In an open letter to mortgage lenders, the director of insurance provider British Money, said the apathy within the mortgage sector over introducing new protection products was “not morally right”.
He said: “Borrowers can be forgiven for their cynicism about mortgage insurance; after all they have witnessed the long running PPI mis-selling debacle, but can the same level of forgiveness be extended to lenders?
“I understand why they are disillusioned and no longer have the appetite to offer these types of policies, but customers taking out a mortgage or remortgaging their properties must be offered a financial support mechanism to cover their payments should they lose their jobs or become unable to work.”
He added that not promoting protection products to consumers was jeopardising the financial well-being of borrowers.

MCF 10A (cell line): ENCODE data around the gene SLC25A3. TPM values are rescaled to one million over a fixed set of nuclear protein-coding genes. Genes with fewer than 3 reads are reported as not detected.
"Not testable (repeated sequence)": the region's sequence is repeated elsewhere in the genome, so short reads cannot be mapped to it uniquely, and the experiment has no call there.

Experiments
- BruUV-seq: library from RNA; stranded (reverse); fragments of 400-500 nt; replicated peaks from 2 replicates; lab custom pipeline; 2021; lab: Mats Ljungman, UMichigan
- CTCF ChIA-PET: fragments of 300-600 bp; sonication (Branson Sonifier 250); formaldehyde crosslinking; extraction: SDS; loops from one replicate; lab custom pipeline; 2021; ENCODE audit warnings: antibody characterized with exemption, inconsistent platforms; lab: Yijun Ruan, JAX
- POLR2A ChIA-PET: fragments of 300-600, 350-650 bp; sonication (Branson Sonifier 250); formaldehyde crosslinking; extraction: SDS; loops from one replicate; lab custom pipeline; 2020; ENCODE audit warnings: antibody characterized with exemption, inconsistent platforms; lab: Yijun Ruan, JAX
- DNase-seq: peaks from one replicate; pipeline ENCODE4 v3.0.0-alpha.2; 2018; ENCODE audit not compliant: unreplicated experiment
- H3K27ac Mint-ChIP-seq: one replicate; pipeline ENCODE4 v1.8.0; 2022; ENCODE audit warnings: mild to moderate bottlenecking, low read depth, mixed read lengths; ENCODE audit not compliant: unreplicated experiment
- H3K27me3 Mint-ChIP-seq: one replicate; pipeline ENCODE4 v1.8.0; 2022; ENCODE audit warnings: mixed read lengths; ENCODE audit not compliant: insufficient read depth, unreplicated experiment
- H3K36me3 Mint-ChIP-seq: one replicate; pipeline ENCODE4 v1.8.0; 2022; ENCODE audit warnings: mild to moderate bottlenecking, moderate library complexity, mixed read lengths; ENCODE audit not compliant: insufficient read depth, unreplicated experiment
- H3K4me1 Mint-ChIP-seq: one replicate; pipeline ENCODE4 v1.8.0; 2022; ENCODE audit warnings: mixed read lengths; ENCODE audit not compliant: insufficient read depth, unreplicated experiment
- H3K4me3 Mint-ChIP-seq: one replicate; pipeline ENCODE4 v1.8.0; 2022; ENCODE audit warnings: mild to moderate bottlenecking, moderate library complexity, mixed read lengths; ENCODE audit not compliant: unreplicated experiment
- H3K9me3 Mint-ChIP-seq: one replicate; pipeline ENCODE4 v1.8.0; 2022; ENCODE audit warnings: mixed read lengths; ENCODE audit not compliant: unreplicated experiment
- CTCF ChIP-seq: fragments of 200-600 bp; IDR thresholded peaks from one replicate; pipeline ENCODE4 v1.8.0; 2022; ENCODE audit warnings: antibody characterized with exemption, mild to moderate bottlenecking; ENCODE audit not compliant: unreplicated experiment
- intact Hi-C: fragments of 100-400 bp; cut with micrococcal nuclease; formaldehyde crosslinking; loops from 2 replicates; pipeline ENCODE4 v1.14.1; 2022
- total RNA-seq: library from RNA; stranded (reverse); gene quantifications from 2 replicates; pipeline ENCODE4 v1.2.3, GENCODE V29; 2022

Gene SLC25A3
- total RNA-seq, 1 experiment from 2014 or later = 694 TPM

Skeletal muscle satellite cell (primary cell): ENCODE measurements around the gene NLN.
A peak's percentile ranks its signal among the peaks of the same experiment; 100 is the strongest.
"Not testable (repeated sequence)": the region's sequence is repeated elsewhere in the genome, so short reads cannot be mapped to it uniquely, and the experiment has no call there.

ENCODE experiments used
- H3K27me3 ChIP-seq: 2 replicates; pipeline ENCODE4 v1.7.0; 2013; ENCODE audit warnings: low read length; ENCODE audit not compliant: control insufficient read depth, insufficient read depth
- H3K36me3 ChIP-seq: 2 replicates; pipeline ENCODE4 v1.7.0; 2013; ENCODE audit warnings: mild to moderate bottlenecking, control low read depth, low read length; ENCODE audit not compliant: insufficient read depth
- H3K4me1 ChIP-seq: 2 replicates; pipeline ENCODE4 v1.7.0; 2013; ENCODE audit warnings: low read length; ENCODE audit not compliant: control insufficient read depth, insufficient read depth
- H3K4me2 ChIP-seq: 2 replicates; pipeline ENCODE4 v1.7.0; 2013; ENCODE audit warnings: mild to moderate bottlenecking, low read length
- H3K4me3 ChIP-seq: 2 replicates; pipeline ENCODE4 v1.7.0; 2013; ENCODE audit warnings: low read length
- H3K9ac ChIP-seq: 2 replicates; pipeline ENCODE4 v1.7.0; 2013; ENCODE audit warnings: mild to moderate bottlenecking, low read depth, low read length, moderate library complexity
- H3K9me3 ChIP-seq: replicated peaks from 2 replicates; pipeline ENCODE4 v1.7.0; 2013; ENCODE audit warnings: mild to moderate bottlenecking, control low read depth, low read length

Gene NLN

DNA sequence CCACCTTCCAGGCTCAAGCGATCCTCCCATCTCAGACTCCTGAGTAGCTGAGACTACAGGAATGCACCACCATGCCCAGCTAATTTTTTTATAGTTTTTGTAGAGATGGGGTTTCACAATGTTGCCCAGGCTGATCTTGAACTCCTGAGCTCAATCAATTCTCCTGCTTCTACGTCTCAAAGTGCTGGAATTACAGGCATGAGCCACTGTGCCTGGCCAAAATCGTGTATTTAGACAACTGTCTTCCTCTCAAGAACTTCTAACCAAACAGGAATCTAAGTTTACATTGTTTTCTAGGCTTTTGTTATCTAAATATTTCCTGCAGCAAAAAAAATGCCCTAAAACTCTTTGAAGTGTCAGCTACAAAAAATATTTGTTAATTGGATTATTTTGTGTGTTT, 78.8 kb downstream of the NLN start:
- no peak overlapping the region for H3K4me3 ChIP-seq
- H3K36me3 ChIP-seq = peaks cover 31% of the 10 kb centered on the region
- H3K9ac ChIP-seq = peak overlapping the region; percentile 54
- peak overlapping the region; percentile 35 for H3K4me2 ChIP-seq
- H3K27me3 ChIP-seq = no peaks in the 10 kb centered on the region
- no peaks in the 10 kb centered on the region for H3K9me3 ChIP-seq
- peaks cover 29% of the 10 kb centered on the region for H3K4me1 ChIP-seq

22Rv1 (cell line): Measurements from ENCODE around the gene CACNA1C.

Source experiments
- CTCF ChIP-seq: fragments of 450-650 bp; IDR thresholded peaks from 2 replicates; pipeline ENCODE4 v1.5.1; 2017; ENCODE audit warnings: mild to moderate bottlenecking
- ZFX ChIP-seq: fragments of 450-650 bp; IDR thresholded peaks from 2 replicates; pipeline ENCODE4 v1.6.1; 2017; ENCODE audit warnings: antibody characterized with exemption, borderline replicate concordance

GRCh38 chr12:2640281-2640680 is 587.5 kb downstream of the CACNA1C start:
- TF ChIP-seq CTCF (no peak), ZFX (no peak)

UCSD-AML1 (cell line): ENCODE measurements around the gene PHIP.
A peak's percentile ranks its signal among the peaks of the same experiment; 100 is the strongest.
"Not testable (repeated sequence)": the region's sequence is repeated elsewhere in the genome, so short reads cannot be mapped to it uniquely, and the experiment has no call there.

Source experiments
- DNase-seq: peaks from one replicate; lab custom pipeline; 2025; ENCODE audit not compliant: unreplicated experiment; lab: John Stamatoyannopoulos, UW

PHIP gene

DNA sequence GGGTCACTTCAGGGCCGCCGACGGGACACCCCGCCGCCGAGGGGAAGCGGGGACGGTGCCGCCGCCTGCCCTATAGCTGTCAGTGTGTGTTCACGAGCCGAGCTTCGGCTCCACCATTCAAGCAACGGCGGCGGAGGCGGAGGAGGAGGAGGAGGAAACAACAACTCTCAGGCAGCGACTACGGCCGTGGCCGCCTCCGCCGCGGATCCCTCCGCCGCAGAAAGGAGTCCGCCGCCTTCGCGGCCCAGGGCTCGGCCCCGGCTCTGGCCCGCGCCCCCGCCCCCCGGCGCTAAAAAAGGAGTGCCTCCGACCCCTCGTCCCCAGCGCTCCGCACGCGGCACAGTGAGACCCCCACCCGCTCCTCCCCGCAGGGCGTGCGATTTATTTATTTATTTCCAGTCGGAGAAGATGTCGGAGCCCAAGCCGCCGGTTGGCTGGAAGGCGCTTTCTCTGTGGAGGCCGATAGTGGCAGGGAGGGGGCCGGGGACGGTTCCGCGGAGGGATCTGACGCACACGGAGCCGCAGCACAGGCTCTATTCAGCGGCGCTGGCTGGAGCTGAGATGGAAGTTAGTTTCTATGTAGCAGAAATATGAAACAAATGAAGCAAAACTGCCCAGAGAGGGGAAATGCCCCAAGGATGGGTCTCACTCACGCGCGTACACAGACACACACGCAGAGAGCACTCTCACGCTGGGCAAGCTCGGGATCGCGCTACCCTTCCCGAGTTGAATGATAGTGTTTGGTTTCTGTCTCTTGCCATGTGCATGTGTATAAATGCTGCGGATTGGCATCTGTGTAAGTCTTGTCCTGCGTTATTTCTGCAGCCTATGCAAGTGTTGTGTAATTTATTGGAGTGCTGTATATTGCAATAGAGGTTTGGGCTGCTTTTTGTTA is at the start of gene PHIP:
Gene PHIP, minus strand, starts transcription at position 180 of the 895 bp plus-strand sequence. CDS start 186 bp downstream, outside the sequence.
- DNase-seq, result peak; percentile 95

Mr Burgess’ comments followed a warning in October by Duncan Crocker, managing director of Legal & General Network, who revealed a large disparity between the numbers of mortgages arranged by advisers and the number of accompanying protection policies.
Data from the network revealed mortgage applications grew 11 per cent in 2013, while protection applications shrunk 9 per cent.
He said: “Every time a mortgage is advised on, the adviser has a moral duty to explore his client’s protection needs as well.”
James Hammond, owner of Cambridgeshire-based Limetree Financial Services, said: “It’s true that confidence is low regarding protection. A minimum level of protection would be useful and a drive by insurers to dispel some myths regarding what they will pay out on would also improve confidence in protection products.”